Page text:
What are the clinical applications of single-fiber electromyography (SFEMG)?

Updated: Mar 13, 2019
  • Author: Pradeep C Bollu, MD; Chief Editor: Nicholas Lorenzo, MD, MHA, CPE  more...
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Answer

Answer

Single-fiber electromyography (SFEMG) is most valuable clinically in the patient with suspected myasthenia gravis (MG) in whom results of other tests of neuromuscular transmission and acetylcholine receptor (AChR) antibody measurements are normal. [1, 10]  FEMG is also helpful in estimating the fiber density, which assesses the focal organization of the motor unit.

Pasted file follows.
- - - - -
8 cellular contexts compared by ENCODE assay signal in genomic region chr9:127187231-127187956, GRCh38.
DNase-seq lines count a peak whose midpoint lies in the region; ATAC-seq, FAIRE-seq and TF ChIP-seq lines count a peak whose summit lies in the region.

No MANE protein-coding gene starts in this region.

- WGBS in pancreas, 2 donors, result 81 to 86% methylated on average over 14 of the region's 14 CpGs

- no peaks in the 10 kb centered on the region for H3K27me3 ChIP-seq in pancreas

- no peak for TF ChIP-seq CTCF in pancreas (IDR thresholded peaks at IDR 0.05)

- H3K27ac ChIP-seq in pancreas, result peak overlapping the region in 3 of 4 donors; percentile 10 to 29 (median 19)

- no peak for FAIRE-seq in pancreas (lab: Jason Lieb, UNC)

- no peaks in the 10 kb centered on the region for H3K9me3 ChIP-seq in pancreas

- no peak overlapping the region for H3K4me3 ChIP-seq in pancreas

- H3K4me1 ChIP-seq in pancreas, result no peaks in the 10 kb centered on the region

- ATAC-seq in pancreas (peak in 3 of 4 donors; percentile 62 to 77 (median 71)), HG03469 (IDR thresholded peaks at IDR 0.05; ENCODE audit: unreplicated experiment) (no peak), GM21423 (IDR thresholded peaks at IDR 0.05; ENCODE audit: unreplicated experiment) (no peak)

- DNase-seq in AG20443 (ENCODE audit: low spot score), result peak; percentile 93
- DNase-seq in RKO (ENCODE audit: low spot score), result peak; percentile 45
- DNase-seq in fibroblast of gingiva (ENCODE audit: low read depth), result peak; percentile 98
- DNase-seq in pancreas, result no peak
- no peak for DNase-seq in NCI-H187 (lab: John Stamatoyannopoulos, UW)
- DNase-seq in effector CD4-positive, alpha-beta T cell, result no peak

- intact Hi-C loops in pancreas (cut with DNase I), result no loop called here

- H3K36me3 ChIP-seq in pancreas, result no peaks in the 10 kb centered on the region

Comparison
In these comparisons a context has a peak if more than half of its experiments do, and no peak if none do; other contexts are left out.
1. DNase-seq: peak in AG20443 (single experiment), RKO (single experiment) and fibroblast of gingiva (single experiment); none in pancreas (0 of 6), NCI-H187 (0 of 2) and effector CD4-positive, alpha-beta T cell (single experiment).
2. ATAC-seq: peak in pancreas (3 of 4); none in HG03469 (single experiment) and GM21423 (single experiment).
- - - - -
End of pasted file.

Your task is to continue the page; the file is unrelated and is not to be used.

Some studies looked at the prognostic utility of SFEMG in terms of identifying patients with ocular myasthenia gravis, but they were not conclusive. One study found that increased jitter value in orbicularis oculi muscles correlated with increased disease exacerbations. [11] SFEMG can also be used in the setting of other disorders of neuromuscular transmission like Lambert Eaton myasthenic syndrome (LEMS) and botulism. Jitter is markedly increased in LEMS, frequently being out of proportion to the severity of weakness with frequent impulse blocking. In motor neuron disease, jitter, fiber density, or both are increased in 70% of muscles in which no other abnormality could be detected by routine EMG. [12]  


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